An organism that lives in or on another organism of a different species (host).
What is parasitism?
A kind of symbiotic relationship between two different species of organisms in which the parasite is metabolically dependent on the host.
What is a facultative parasite?
An organism that is capable of living either a free or parasitic existence.
The threadworm Strongyloides stercoralis in dogs or humans.
What are helminths?
Roundworms or nematodes (e.g., ascarids) and flatworms (e.g., tapeworms or cestodes) and flukes or trematodes.
What is a pseudoparasite?
An object (e.g., pollen) or nonparasitic organism (e.g., grain mite) that is mistaken for a "true" parasite.
An obligatory host in which a parasite develops to sexual maturity.
An obligatory host in the life cycle of a parasite in which immature or asexual stages undergo essential development and/or proliferation before transmission to the definitive host (e.g., mosquitos).
A nonessential host which passively carries infective parasite stages on its body; source of parasite contamination (e.g., boot, syringe).
Usually an arthropod (e.g., face fly); may be an intermediate host or mechanical vector.
AKA Transport host - a nonessential host (e.g., rodents, roach), in the life cycle of a parasite capable of harboring and maintaining immature stages
Parasites undergo NO development or proliferation within these hosts but are merely carried within the body until consumed by its proper definitive host.
A population of infected hosts which serve as a potential source of infection for other species of susceptible domestic animals or humans (e.g., wild [feral] animals)
Developmental stage of a parasite capable of initiating a new infection within another host (e.g., eggs, oocysts, larvae).
Direct life cycle
Transmission of parasitic infection from one host to another without the requirement of an intermediate host; one-host life cycle.
Indirect life cycle
Transmission of parasitic infection from one host animal to another through one or more essential intermediate hosts; multi-host life cycle.
The time between ingestion and invasions of infective stages of a helminth parasite in its definitive host until eggs or larvae are first produced (e.g., the time between ingestion of infective L3 nematode larvae until the appearance of eggs in the feces).
The life span of the adult parasite in the host.
Establishment of a parasite within a host, with or without clinical signs; genrally endoparasites infect their hosts (e.g., nematodes, cestodes and flukes).
Establishment of a parasite on the surface of a host with or without development of clinical signs. Ectoparasites infest their hosts (e.g., insects and arachnids).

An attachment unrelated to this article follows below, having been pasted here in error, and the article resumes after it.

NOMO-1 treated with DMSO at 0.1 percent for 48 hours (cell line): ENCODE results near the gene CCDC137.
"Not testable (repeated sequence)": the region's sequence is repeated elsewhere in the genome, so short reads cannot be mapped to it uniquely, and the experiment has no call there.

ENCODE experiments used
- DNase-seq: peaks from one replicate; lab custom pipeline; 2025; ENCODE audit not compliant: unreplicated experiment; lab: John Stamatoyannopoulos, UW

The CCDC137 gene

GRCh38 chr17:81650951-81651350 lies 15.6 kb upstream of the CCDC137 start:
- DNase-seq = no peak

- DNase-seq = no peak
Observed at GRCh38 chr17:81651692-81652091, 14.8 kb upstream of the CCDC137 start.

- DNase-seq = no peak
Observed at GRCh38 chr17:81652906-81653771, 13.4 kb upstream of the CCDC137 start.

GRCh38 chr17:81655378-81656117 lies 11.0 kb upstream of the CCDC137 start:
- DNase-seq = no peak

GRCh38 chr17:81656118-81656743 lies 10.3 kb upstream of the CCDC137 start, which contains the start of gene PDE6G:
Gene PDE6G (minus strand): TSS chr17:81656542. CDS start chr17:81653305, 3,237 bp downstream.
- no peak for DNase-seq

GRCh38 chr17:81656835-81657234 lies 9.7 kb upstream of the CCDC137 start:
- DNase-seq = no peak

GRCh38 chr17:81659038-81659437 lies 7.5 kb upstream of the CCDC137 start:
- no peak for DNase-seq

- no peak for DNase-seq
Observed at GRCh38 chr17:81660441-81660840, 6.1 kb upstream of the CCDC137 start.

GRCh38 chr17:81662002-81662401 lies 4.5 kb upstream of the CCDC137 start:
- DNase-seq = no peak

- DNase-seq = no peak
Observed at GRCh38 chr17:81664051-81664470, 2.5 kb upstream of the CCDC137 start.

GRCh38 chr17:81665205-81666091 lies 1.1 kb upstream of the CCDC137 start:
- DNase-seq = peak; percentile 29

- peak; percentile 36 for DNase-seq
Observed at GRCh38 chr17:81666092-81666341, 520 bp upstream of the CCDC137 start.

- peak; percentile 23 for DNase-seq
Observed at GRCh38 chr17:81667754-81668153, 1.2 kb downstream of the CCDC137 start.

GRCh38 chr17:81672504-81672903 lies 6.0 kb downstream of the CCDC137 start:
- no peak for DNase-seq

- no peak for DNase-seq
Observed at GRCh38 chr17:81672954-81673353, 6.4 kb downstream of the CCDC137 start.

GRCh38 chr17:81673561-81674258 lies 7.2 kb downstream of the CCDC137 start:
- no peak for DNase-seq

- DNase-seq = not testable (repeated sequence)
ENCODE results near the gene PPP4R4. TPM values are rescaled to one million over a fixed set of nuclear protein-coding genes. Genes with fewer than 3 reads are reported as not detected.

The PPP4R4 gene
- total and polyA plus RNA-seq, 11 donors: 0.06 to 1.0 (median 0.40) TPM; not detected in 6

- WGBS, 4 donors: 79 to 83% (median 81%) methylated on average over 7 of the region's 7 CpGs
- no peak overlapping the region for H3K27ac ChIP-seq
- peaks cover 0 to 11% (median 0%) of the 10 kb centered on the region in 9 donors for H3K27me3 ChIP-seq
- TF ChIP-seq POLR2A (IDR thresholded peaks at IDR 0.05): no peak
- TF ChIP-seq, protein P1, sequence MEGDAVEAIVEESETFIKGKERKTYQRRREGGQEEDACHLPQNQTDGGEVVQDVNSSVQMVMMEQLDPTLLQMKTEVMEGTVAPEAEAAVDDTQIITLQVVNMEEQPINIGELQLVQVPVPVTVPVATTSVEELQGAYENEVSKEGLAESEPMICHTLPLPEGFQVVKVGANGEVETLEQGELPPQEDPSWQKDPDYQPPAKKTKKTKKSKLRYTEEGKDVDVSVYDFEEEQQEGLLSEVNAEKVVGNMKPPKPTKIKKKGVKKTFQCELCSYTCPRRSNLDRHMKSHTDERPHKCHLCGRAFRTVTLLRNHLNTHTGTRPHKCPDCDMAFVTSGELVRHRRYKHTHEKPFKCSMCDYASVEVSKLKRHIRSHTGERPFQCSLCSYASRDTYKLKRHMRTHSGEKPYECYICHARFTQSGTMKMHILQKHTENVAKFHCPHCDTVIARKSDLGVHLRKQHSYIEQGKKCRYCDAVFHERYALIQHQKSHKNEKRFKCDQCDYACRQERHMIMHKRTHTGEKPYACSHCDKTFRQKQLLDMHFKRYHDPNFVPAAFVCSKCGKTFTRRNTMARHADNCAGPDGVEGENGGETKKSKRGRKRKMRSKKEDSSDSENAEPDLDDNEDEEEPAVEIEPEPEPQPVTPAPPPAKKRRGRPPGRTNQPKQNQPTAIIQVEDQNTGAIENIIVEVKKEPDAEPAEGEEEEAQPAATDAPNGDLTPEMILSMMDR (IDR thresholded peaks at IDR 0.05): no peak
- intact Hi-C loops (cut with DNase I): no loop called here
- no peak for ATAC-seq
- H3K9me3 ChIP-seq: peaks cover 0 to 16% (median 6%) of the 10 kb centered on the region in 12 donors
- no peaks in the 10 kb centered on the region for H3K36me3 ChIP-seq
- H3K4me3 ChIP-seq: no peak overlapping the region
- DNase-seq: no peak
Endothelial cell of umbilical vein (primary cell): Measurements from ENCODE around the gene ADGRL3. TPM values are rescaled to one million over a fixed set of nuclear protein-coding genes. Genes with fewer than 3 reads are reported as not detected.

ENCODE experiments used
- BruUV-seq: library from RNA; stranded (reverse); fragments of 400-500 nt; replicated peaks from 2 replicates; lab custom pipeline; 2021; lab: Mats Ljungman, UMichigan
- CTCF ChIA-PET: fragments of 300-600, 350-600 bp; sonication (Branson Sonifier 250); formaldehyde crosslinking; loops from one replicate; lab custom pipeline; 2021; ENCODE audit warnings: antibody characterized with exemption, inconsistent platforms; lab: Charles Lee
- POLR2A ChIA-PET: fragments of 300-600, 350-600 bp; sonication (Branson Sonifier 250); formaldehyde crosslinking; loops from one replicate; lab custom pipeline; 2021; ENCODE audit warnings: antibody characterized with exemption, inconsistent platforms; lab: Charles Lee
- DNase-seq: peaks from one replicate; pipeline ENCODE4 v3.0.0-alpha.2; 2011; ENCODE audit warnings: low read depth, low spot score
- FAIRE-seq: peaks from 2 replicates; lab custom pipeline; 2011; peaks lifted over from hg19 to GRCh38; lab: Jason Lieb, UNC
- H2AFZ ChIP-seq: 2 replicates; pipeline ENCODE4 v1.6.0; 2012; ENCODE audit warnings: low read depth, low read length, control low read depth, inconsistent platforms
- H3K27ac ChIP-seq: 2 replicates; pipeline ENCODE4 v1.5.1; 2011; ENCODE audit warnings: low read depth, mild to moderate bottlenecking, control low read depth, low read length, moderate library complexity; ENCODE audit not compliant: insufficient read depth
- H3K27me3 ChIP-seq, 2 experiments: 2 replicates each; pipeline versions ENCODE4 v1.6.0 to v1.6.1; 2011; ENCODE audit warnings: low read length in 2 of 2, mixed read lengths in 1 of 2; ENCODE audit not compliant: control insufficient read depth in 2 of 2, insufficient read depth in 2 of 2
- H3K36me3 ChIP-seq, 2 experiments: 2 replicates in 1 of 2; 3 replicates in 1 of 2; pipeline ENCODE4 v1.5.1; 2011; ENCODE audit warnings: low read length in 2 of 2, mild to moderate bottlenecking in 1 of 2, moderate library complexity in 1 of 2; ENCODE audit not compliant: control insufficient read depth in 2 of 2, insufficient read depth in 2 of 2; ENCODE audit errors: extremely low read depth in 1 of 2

Large parasite numbers
Usually dramatic clinical signs (e.g., anemia, death)
Small to moderate parasite numbers
Clinical signs usually slow in developing
No clinical signs are manifested
May be detected by decreased growth, loss of production, etc.
Ways parasites injure their hosts
They feed on blood, lymph or exudate (e.g. mosquitoes, flies)
They feed on solid tissues
They compete with the host for nutrition by ingestion or absorption through the body wall
They may cause mechanical obstruction of intestines, etc.
They may produce pressure atrophy
They may destroy host cells by growing in them
They may produce toxic substances
They may produce allergic reactions, e.g. flea allergy
They may produce host reactions
They may directly/indirectly promote the neoplastic transformation of cells
They may carry diseases and parasites, e.g. malaria, heartworm
They may reduce their host’s resistance to other diseases and parasites
Characteristics of insects
Antennae: single pair
Body segments: 3
Wings: often found
Characteristics of arachnids
Body segments: 2
Egg > Nymph > Adult
Nymphal stage resembles the adult
Nymphs are smaller and do not possess wings
Nymphs are not sexually mature, they cannot reproduce
Ex: the cockroach
Egg > Larva > Pupa > Adult
Each of these developmental stages bears no resemblance to the adult
The larva is worm-like (maggot)
The pupal stage is a resting stage (may have a cocoon)
The adult emerges from the pupa
Ex: housefly or butterfly
"Modified" Complex metamorphosis
Female fly retains larvae in her body and they are laid on the host instead of eggs. The larvae quickly pupate after being laid (e.g., Sarcophaga, Oestrus ovis, Melophagus & other hippoboscid flies)
Characteristics of all flies
One pair of wings (halteres are vestigial wings; organ of balance)